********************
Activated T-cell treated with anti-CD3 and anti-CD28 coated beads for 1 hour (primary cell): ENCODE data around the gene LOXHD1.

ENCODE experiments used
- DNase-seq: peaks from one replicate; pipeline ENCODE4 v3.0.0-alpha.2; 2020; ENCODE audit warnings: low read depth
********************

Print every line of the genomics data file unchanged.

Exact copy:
Activated T-cell treated with anti-CD3 and anti-CD28 coated beads for 1 hour (primary cell): ENCODE data around the gene LOXHD1.

ENCODE experiments used
- DNase-seq: peaks from one replicate; pipeline ENCODE4 v3.0.0-alpha.2; 2020; ENCODE audit warnings: low read depth